The National Association of Credit Management's (NACM) economic report for November 2012 regained the loss experienced in October, showing a return to form in key factors.
Columbia, Maryland: November 30, 2012—The Credit Managers' Index (CMI) reading of 55.2 for November is still shy of the high points reached back in February and March (55.8 and 56.2, respectively), but is back to the levels seen in August and September. When the reading from October fell to 54.4, there was a sense that it may have been an anomaly, and not as dangerous as it would appear. Now that assessment looks more accurate.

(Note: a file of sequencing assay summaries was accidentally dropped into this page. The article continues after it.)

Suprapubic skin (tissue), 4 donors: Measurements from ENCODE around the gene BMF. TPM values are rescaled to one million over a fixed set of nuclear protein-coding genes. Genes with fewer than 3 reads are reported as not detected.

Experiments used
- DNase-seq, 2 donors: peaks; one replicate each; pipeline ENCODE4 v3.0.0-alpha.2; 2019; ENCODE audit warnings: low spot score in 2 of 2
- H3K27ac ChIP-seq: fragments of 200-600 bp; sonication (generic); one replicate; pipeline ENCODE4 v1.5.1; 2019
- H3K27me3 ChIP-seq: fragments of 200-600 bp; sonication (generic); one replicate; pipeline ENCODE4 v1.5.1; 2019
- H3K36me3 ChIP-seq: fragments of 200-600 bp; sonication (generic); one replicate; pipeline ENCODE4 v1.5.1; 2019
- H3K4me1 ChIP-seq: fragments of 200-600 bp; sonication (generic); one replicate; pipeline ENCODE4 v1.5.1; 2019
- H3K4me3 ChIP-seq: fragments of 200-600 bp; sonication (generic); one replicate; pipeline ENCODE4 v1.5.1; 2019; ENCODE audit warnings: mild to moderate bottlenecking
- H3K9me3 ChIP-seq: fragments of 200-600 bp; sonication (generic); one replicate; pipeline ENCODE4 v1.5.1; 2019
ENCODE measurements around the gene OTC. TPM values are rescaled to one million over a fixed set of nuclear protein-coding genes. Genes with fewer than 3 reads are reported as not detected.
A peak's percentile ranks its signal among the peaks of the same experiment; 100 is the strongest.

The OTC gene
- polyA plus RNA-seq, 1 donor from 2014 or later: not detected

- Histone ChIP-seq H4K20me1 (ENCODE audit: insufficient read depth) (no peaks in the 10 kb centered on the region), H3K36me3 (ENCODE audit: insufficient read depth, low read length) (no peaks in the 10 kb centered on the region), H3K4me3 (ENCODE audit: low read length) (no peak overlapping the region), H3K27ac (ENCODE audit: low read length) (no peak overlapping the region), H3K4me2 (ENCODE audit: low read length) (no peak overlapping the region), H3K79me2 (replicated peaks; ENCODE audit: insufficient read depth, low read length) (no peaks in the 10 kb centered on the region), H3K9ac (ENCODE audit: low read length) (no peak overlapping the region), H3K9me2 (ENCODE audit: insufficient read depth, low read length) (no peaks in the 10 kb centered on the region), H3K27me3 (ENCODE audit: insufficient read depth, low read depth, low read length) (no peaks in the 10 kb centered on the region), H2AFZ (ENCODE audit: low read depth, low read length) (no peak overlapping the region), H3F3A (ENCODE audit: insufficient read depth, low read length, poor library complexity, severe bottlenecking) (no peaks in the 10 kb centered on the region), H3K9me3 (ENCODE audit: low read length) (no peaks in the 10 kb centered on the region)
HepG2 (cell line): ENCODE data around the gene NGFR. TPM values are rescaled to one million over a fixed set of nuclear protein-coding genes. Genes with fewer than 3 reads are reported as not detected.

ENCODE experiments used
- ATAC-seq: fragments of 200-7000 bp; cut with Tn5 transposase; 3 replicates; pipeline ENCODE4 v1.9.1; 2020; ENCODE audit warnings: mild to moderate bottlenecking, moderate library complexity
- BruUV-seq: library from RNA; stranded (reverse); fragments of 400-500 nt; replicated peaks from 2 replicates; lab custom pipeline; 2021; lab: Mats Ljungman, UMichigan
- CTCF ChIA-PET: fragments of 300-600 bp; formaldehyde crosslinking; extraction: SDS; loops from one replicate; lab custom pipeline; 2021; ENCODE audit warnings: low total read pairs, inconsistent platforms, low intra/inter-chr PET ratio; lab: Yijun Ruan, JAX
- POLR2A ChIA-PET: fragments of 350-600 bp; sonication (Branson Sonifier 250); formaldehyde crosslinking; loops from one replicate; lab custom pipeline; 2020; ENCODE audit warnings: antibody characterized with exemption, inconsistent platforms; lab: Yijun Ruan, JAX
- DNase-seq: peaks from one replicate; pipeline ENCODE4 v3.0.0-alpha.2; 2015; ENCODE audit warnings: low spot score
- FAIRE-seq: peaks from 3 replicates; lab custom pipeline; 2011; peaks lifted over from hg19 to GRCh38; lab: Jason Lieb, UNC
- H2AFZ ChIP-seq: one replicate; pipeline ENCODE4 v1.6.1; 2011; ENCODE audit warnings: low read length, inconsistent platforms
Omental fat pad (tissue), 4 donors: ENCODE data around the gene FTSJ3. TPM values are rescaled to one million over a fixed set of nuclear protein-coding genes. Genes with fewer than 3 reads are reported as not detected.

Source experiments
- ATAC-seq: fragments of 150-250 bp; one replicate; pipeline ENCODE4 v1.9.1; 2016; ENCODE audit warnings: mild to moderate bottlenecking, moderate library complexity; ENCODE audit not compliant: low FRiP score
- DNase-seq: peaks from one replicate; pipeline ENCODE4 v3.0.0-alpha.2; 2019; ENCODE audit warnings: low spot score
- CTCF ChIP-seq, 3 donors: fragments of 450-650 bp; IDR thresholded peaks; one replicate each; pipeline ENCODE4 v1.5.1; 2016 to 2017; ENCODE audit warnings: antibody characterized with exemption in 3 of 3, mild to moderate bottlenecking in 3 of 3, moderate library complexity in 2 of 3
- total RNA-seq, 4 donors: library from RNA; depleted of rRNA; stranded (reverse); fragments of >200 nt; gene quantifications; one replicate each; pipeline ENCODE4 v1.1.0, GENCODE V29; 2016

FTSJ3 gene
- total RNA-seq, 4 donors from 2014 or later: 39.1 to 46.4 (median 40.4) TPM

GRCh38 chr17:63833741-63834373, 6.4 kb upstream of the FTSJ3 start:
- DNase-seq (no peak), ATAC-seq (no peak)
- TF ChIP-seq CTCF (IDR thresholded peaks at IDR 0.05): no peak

The most important jump was in sales, which climbed from 57.4 to 60.4. It is always encouraging to see the data cresting past 60, and this marks the best sales month since August when the reading was at 62. However, the best improvement in the favorable factors was in dollar collections, as it improved from 54.6 to 61.3. "That is an impressive showing by any measure, and suggests that companies are seeing enough improvement in revenues to start catching up on their debt," said Chris Kuehl, PhD, economist for the National Association of Credit Management (NACM), who added that the full-point improvement in amount of credit extended signals more demand from reliable customers than in the past few months. This is a noted pattern, he said. "As companies begin to get current on their credit, they are often motivated by the need to ask for more credit for expansion. First they catch up and then they ask for more credit and that appears to be happening again." The only favorable factor that weakened was new credit applications, which fell from 56.6 to 56.5.